The Dallas Police Department’s use of a robot to kill a sniper who fatally shot five police officers is apparently the first time U.S. police used a robot to apply lethal force, and it is raising ethical concerns and questions about their future use by local law enforcement agencies.
After negotiations failed on July 7, Dallas police used a remote-controlled robot to deliver an explosive device that killed Micah Johnson, an Army veteran who served in Afghanistan. Johnson killed five police and wounded nine others in a sniper attack as a protest against recent police shootings was ending.
The incident is raising concerns about the increased use of robots in policing, including how and when to deploy them without endangering the lives of innocent bystanders and who should be held accountable if something goes wrong.
“This was not an ethical dilemma for me. I’d do it again to save our officers lives,” Dallas Police Department Chief David Brown told reporters on Monday.
But Brown emphasized his department will not change its approach to policing. “We are committed to community policing. In the 21st century, it is the best way to police our country,” Brown said.
The robot was not designed to deliver explosives, but rather to handle defensive tasks such as disarming explosive devices.
Out of harm's way
Endeavor Robotics, a Bedford, Massachusetts-based robotics manufacturer, has sold more than 6,000 robots to police and military operations worldwide.
“Using a robot this way was, I think, an appropriate use of the technology given the extreme circumstances,” said CEO Sean Bielat in an interview with VOA.
“I don’t think there’s anything that’s inherently more ethically troubling about using a robot to tele-operate from a distance than there is using another method that can be used from a distance, for instance a sniper. In both cases, you’re keeping an individual out of harm’s way to take on a dangerous and lethal person,” added Bielat, a major in the U.S. Marine Corps Reserves.
But others, such as Noel Sharkey, a robotics expert and co-founder of the International Committee for Robot Arms Control, told VOA he has reservations about the use of robots by local police.
“It can be argued that this is justifiable given the dangerous events in Dallas with a police killer. And it appears to be legal, but it is a very dangerous precedent to set. It could make it easier to do the next time and easier again in subsequent uses, until it becomes a new norm of policing.”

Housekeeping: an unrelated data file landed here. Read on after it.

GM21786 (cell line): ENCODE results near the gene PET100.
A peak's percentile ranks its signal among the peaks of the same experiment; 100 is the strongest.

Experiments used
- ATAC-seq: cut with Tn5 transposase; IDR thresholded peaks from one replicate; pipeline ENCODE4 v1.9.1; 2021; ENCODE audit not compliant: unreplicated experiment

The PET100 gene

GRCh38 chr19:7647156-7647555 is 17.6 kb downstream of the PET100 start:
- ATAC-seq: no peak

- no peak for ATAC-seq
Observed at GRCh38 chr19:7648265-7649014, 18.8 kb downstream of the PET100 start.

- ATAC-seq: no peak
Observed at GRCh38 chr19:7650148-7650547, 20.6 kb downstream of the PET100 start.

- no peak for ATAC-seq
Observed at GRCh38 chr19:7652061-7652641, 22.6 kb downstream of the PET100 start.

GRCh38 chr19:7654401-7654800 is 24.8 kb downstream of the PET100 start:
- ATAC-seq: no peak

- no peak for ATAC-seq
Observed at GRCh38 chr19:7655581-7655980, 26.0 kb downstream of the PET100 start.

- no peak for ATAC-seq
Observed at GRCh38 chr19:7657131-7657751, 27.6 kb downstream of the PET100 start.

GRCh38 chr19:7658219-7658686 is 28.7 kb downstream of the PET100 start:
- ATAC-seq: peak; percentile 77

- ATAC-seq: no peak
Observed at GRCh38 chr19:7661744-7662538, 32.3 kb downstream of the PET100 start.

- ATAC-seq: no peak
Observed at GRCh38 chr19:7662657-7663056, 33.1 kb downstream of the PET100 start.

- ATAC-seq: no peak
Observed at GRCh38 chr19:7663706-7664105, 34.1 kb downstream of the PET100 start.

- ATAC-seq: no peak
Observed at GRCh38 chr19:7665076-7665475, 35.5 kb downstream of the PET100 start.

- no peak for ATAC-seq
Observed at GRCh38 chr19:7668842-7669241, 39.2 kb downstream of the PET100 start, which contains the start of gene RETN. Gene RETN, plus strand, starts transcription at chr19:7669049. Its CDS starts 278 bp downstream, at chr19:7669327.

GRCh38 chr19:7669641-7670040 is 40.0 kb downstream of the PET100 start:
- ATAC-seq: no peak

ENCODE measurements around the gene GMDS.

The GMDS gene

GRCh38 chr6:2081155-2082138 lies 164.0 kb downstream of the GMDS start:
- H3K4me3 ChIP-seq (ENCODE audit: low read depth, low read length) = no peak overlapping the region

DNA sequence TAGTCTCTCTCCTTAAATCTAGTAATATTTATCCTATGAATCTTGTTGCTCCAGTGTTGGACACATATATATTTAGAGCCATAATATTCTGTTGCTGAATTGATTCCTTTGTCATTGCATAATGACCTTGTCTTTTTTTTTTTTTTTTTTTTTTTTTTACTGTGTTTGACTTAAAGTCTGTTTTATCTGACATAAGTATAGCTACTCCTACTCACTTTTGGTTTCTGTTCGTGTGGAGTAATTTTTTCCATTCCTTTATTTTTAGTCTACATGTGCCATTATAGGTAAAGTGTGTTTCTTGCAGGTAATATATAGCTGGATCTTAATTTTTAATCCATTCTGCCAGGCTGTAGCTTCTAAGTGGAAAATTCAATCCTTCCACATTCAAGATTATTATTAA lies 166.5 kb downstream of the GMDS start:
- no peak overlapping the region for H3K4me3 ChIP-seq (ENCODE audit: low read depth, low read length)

Sharkey cited the Midwestern state of North Dakota as an example of the adoption of robot technologies in policing. Last year North Dakota became the first U.S. state to legalize police use of armed drones.
The original intent of the bill was for police to use drones to look for evidence after search warrants had been obtained. But the final version passed into law permits police to arm the drones with “less than lethal” weapons such as rubber bullets, tasers and tear gas.
“The Dallas event changed the nature of policing and could spread to crowd control and the suppression of protest. We need a much wider public discussion and debate about this and more legal constraints to limit use,” Sharkey said.
Sharkey also noted there is the “real danger” of hackers seizing control of police robots and turning them against citizens or the authorities.
“The genie is out of the bottle. Pandora’s let out all the sins,” said Donald Mazzella, a board member of the National Robotics Education Foundation.
While Mazzella supports limited and non-lethal use of robots in policing, he is concerned about the development and police deployment of “more independent” robots.
“It is the next step. It’s a step that’s been expected,” he told VOA.
Robots currently being deployed are of the remote-controlled variety. And a growing number of the country’s estimated 15,000 police departments have robots in their arsenals.
Endeavor Robotics’ Bielat said his company has sold robots similar to the one used in Dallas to “a couple hundred” police departments, including the Massachusetts State Police and the Boston Police Department.
“As the price of technology continues to decline, I think you will see more and more police departments take [them] up,” Bielat said.